Kawaguchi E.,Kagoshima Prefectural Forestry Technology Center | Ichihara Y.,Japan Forestry and Forest Products Research Institute
Nihon Ringakkai Shi/Journal of the Japanese Forestry Society | Year: 2010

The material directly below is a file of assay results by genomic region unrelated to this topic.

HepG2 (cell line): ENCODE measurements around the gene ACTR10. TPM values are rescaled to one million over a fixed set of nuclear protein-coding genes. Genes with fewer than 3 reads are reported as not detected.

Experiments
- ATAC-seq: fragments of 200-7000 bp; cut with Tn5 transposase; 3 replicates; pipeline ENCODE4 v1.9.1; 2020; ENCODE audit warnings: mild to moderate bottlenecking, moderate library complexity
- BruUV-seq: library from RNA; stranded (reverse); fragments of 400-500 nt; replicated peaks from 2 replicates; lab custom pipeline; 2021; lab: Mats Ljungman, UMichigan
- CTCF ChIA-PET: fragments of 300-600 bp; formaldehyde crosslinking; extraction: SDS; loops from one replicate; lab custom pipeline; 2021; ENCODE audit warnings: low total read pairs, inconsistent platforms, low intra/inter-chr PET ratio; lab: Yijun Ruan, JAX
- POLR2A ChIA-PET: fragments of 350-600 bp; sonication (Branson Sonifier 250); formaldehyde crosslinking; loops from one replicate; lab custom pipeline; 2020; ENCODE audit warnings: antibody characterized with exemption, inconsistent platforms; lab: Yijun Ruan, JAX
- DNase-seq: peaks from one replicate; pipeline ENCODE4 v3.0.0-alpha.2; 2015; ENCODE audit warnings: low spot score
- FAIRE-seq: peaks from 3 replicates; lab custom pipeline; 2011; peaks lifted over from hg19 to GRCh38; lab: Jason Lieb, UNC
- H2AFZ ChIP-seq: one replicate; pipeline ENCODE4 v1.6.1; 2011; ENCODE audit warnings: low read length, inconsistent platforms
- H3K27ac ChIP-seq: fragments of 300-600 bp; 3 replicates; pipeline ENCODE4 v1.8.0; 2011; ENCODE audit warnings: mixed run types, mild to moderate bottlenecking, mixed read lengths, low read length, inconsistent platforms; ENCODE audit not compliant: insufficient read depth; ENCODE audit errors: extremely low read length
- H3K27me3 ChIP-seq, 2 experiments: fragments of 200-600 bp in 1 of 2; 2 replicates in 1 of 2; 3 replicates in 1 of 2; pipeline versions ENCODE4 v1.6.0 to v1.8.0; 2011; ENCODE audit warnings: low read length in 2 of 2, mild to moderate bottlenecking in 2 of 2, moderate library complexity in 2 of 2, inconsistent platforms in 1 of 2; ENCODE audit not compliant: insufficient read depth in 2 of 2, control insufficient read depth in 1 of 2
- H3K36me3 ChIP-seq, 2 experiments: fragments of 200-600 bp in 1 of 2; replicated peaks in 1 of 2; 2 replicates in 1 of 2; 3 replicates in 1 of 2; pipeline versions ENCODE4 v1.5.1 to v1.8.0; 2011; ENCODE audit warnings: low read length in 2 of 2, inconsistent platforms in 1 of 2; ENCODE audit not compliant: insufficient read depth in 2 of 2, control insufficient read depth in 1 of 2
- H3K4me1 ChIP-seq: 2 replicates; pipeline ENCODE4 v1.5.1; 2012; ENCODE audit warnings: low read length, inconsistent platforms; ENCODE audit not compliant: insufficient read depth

The effect of the nodes and their characteristics in Pinus thunbergii seedlings on the migration of the pinewood nematode, Bursaphelenchus xylophilus, were examined. We counted the number of nematodes that passed through stem-cuttings with nodes having different numbers of whorled branches (WBs) and those without nodes. Additionally, we studied the anatomical characteristics of the cortical resin canals CRCs at the nodes. We inoculated nematodes into seedlings of P. thunbergii to investigate the relationship between the number of WBs and symptom development. Fewer nematodes passed through the stem-cuttings with nodes than through the stem-cuttings without nodes, and these numbers decreased as the number of WBs increased. These results indicate that the migration of nematodes through the stem-cutting via the nodes is inhibited and the effect enhanced when WBs are more. The CRCs near the nodes were connected, and they curved at the base of the whorled branches. The number and size of the CRCs in the cross-section of nodes were smaller than those of CRCs in the cross-section of the stem away from the nodes. Such CRCs structures were promising as a factor for the inhibited the migration of the nematodes. The beginning of the foliage discoloration delayed in the seedlings with large number of WBs comparing to those with fewer WBs. This suggests that the inhibition of nematode migration at the nodes with many WBs may lead to the delay of the symptom development.